River Road Holdings, LLC announced today the addition of a new title to its family of regional niche periodicals. Vermont Sports Today (circulation 10,400) is a monthly publication for individuals with a hunger for outdoor sports, recreation, and physical fitness. The magazine’s editorial focus includes alpine, cross-country and telemark skiing, canoeing and kayaking, road and mountain biking, hiking and backpacking, in-line skating, running, snowboarding, snowshoeing, triathlon, and duathlon in the Green Mountain State and Northern New England. Reviews of gear and products for outdoor enthusiasts, a lengthy calendar of sports events throughout the state, monthly athlete profiles, and race results are standard features of the publication.Editorial and advertising offices for Vermont Sports Today will remain in Waterbury Vermont. Former Owner, Publisher, and Editor, Kate Carter will remain at Vermont Sports Today as Managing Editor. Advertising sales for the magazine will continue to be handled by Ellie Tobin. Production and operations for the magazine will be relocated to River Road Holdings’ headquarters in Hanover, New Hampshire.“When I started Vermont Sports Today in 1990, my dream was to produce a first-rate publication for people who enjoy individual aerobic sports and believe in a healthy lifestyle. I am thrilled that the talented staff at River Road Holdings is taking over and confident they will continue the tradition of publishing a quality sports publication we can all be proud of,” says Carter.Chris Blau, President and Publisher at River Road Holdings, LLC added “Vermont Sports Today’s loyal readership and excellent content for sports enthusiasts was a major draw for us in acquiring the publication. Long-term, we see affinities between Vermont Sports Today and our current holdings which will benefit our advertisers and improve readership experiences. We are especially excited to have Kate and Ellie join our team as we continue to grow our business.”In addition to Vermont Sports Today, the River Road Holdings, LLC publishes The Upper Valley Parents’ Paper, The Quechee Times, and The Norwich Times.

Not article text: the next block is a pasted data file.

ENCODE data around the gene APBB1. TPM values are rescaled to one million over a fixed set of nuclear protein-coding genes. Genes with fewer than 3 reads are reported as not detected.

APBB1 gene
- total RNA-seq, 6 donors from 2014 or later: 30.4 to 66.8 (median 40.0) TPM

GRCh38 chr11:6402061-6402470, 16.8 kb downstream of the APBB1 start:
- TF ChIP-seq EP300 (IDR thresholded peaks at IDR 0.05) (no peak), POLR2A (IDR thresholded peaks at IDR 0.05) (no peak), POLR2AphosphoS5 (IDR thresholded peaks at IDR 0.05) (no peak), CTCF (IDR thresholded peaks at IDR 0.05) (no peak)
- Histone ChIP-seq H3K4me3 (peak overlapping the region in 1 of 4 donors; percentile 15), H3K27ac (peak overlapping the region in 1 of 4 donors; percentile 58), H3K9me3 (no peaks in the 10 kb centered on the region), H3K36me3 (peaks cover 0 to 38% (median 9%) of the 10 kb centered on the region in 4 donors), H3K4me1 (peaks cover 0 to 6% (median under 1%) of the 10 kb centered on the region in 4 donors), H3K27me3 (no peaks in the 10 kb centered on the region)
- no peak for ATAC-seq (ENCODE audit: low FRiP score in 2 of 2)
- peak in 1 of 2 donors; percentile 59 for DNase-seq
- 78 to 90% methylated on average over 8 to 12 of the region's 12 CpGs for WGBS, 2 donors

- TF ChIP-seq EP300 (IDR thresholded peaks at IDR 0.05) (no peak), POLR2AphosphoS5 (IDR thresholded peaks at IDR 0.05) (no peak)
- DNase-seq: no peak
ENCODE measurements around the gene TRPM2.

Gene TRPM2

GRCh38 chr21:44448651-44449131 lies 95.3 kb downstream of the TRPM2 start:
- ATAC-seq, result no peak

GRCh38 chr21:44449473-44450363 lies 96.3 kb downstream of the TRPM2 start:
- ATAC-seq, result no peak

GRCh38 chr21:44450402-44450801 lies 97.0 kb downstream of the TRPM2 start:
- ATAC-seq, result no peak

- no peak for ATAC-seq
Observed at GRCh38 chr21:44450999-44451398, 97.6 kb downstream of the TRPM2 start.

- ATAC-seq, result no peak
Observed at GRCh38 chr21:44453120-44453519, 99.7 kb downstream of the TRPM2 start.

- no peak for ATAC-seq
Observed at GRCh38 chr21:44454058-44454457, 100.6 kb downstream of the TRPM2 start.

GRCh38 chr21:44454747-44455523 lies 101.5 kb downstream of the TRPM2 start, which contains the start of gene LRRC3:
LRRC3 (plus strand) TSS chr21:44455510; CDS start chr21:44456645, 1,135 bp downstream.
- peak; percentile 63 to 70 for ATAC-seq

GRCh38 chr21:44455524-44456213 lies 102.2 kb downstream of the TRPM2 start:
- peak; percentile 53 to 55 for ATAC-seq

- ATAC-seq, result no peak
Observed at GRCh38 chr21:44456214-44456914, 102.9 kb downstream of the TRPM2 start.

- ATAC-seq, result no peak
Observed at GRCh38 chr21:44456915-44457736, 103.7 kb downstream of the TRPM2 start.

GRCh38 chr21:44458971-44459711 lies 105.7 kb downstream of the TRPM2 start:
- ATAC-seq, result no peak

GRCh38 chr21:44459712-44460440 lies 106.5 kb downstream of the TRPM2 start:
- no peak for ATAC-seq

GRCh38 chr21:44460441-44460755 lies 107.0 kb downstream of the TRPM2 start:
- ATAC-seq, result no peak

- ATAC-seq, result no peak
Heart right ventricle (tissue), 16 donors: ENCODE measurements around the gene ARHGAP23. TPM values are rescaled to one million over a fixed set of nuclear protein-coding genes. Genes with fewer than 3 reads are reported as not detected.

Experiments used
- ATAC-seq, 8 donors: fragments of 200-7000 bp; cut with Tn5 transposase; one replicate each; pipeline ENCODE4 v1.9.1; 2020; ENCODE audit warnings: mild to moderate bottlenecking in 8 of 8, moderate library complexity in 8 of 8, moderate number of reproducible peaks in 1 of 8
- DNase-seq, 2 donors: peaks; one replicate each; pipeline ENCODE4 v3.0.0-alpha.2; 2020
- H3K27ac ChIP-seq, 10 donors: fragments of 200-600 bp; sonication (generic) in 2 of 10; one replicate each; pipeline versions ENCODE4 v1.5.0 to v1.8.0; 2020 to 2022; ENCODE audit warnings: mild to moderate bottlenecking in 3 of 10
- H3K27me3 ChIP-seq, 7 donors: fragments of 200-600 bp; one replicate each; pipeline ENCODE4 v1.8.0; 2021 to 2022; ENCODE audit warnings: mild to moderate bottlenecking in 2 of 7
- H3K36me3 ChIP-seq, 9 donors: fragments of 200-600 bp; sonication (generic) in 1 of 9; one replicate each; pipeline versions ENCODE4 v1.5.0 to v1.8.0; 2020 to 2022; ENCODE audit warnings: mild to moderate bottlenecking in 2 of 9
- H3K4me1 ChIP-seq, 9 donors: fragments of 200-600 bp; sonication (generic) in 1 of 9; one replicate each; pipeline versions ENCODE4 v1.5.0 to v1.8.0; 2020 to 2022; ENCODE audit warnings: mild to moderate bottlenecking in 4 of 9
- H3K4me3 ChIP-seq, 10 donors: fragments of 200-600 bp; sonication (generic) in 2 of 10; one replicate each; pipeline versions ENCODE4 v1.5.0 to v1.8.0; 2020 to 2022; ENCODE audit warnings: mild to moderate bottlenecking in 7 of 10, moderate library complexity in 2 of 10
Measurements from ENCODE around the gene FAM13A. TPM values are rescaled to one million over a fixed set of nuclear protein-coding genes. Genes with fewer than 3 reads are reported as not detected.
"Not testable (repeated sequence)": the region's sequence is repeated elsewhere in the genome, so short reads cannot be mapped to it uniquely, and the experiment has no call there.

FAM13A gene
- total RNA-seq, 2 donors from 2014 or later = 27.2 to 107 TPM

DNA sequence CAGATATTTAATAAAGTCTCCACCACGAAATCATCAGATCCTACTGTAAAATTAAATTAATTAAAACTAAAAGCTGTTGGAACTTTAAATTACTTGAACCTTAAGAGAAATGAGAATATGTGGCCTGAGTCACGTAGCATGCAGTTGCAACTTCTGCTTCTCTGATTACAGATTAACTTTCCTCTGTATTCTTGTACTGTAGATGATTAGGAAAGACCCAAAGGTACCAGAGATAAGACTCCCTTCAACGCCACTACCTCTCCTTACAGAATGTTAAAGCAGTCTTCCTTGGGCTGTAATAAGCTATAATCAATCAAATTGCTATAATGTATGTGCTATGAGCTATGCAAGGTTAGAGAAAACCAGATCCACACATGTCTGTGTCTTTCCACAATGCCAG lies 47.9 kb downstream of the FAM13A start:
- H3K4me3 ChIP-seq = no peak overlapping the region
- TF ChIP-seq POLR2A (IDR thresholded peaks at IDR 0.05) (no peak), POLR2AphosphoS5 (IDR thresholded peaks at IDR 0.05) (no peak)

Criterion announces that Rick Carey has joined the company as a senior consultant. Carey will concentrate on management coaching, advising on policy and procedure and management training seminars for the public sector.Carey holds SPHR certification and brings to Criterion three decades of experience in Human Resources administration within Vermonts Agency of Transportation. He most recently served as the agencys Human Resources Chief. In that position he was responsible for a staff that served the HR needs of 1,300 employees and provided expertise in many areas of management and career coaching.I am thrilled to add Rick to our team, says Dianne Kenney, founder of Criterion. Those who have worked with him know that Rick has exceptional skills in leading, motivating and managing individuals, as well as the ability to drive business results with innovative processes and cost-effective solutions.Criterion is Vermonts only consulting firm dedicated primarily to serving public sector entities. They specialize in business coaching, human resources strategy and management education. For more information call 802-280-3061 or visit www.criterion.biz(link is external).###